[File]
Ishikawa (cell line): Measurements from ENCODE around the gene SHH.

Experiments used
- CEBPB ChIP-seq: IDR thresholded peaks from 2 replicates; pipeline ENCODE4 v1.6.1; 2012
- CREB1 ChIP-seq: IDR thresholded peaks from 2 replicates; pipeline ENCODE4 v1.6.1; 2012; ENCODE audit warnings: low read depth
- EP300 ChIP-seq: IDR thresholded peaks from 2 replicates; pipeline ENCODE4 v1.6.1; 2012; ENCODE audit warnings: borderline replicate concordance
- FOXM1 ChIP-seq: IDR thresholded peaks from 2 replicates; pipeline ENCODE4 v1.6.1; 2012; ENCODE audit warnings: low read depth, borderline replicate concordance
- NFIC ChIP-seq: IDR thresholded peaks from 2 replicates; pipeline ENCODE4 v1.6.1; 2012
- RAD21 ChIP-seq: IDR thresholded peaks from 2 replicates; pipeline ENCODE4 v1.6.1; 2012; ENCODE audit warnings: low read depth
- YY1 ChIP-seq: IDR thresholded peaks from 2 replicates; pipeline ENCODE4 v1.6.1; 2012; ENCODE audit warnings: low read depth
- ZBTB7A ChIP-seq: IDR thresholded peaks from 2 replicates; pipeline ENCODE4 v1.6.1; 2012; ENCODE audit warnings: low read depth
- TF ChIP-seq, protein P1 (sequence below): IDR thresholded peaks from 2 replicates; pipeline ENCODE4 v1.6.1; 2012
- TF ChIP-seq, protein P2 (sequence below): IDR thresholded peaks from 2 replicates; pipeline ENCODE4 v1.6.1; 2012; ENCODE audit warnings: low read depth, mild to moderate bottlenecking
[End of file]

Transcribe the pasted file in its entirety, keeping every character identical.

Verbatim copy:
Ishikawa (cell line): Measurements from ENCODE around the gene SHH.

Experiments used
- CEBPB ChIP-seq: IDR thresholded peaks from 2 replicates; pipeline ENCODE4 v1.6.1; 2012
- CREB1 ChIP-seq: IDR thresholded peaks from 2 replicates; pipeline ENCODE4 v1.6.1; 2012; ENCODE audit warnings: low read depth
- EP300 ChIP-seq: IDR thresholded peaks from 2 replicates; pipeline ENCODE4 v1.6.1; 2012; ENCODE audit warnings: borderline replicate concordance
- FOXM1 ChIP-seq: IDR thresholded peaks from 2 replicates; pipeline ENCODE4 v1.6.1; 2012; ENCODE audit warnings: low read depth, borderline replicate concordance
- NFIC ChIP-seq: IDR thresholded peaks from 2 replicates; pipeline ENCODE4 v1.6.1; 2012
- RAD21 ChIP-seq: IDR thresholded peaks from 2 replicates; pipeline ENCODE4 v1.6.1; 2012; ENCODE audit warnings: low read depth
- YY1 ChIP-seq: IDR thresholded peaks from 2 replicates; pipeline ENCODE4 v1.6.1; 2012; ENCODE audit warnings: low read depth
- ZBTB7A ChIP-seq: IDR thresholded peaks from 2 replicates; pipeline ENCODE4 v1.6.1; 2012; ENCODE audit warnings: low read depth
- TF ChIP-seq, protein P1 (sequence below): IDR thresholded peaks from 2 replicates; pipeline ENCODE4 v1.6.1; 2012
- TF ChIP-seq, protein P2 (sequence below): IDR thresholded peaks from 2 replicates; pipeline ENCODE4 v1.6.1; 2012; ENCODE audit warnings: low read depth, mild to moderate bottlenecking